Its what we specialize in, and we have the ability to put forth a value proposition that customers will pay for.
Some people might say, “Its wonderful you can do that, IBM. Now the fact that you can run a complete mission-critical trading environment on WebSphere is great, but thats not what I do.
“Im running a retail operation and I only need 10 percent of that function in WebSphere. And since I only need 10 percent, I only want to pay 10 percent.” Now I have a product that only costs 10 percent.
Where do you think these open-source startups will wind up?
Only time will tell. You have to separate out being able to build a business versus a grand vision of a monster business. I have a particular viewpoint about business building, which is the one-brick-at-a-time, dont-get-out-in-front-of-yourself model.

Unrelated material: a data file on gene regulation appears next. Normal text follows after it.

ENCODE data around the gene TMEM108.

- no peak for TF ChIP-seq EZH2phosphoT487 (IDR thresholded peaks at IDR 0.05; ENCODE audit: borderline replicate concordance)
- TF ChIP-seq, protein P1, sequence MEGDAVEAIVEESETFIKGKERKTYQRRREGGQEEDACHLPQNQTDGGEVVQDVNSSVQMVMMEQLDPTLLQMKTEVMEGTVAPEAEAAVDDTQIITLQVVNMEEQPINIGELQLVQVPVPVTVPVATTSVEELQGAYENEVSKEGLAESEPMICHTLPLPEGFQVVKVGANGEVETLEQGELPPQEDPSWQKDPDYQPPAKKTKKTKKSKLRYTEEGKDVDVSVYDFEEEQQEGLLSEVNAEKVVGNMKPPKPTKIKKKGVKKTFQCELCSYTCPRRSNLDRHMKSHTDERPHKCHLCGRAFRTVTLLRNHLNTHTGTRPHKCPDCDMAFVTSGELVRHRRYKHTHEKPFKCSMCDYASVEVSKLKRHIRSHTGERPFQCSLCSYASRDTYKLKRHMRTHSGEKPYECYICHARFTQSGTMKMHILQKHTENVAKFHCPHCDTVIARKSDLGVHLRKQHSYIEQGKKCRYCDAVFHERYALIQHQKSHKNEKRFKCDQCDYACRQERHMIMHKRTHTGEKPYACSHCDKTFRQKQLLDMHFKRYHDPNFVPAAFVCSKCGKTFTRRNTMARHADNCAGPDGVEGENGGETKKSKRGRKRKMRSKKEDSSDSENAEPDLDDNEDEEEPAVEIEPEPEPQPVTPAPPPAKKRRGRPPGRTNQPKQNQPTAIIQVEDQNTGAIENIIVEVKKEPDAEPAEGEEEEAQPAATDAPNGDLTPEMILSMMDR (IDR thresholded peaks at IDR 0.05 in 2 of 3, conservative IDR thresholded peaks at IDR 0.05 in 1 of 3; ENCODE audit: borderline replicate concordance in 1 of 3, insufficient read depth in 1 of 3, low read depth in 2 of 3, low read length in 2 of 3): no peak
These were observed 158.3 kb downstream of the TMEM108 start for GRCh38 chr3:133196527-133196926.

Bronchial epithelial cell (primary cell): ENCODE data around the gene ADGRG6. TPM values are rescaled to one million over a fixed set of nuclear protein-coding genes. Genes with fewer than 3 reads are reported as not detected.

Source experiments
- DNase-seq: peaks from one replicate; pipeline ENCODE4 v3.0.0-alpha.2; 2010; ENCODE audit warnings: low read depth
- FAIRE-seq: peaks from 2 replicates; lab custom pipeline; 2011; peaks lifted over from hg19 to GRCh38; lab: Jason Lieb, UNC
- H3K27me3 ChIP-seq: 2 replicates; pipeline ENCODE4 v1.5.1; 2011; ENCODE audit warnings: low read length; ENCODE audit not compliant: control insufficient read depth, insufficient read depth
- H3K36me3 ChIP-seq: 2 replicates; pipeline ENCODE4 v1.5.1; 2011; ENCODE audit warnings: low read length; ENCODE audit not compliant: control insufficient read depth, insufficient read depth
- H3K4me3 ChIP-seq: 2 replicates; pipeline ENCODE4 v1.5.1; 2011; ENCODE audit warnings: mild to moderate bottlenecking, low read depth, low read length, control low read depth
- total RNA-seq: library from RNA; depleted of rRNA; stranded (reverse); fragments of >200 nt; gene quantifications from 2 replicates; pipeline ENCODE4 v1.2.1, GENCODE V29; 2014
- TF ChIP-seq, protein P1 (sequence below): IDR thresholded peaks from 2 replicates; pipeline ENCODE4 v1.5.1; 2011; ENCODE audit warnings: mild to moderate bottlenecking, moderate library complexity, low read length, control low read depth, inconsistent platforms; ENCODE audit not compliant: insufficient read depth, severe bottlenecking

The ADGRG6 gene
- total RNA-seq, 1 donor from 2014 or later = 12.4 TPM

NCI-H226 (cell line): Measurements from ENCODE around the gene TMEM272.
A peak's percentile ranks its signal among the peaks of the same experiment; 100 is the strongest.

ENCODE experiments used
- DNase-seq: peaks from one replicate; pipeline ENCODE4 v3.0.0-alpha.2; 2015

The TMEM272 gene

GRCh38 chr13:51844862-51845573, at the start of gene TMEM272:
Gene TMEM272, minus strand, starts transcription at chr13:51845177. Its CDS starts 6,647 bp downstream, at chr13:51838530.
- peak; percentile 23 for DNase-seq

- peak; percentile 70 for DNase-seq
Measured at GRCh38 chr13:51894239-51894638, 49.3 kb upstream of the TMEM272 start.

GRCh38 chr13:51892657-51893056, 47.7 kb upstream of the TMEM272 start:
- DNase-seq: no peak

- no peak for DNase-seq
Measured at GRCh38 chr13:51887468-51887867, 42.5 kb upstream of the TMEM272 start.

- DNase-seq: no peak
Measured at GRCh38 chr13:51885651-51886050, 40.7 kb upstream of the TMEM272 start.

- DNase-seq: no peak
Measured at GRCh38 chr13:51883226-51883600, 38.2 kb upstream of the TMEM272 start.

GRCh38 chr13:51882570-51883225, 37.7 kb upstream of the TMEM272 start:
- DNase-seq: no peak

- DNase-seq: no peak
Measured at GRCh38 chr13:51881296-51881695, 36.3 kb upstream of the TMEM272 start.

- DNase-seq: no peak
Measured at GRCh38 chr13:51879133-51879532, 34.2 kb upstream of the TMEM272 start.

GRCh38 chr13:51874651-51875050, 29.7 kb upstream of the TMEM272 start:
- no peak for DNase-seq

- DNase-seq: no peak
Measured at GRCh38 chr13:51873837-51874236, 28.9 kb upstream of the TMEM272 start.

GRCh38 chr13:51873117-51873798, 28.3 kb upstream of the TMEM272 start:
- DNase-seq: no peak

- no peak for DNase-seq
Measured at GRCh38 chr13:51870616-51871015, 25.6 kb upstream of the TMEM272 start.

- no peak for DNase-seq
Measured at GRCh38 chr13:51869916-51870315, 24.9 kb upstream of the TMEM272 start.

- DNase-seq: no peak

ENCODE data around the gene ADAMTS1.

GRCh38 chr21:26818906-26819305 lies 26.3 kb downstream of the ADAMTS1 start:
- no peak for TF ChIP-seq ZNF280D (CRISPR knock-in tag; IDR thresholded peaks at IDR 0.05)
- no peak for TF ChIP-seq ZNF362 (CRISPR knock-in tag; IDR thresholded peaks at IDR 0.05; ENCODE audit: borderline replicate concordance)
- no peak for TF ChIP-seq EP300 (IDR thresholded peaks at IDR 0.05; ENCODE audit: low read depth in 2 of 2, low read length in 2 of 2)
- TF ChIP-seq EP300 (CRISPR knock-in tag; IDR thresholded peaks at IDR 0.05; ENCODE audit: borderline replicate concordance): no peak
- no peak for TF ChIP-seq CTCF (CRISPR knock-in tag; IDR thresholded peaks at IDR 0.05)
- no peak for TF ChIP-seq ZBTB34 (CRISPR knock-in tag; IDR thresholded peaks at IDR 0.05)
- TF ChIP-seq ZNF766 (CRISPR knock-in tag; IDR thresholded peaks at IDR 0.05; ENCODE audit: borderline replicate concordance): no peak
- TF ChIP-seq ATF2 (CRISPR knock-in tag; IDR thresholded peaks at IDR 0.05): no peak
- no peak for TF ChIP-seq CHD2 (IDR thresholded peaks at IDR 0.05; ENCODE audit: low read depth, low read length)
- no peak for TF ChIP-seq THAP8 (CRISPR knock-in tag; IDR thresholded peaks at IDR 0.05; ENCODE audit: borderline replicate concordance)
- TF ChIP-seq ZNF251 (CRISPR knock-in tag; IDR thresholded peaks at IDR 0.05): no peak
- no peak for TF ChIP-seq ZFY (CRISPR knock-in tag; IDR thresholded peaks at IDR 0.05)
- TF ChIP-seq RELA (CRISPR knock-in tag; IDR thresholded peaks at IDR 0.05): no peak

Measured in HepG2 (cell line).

And some of these guys get way full of themselves and way out in front, and that creates a set of expectations that go unfulfilled … Many tech companies ride that wave up and then fall off. And if you did an analysis of that, youd find that a few principals likely benefited dramatically in terms of their own personal net worth, but most of the employees didnt get that much out of it.
So I would look at all of these startups and say they all have that potential to flame out along the way because the over-promise, under-deliver phenomenon is all too prevalent in the tech industry.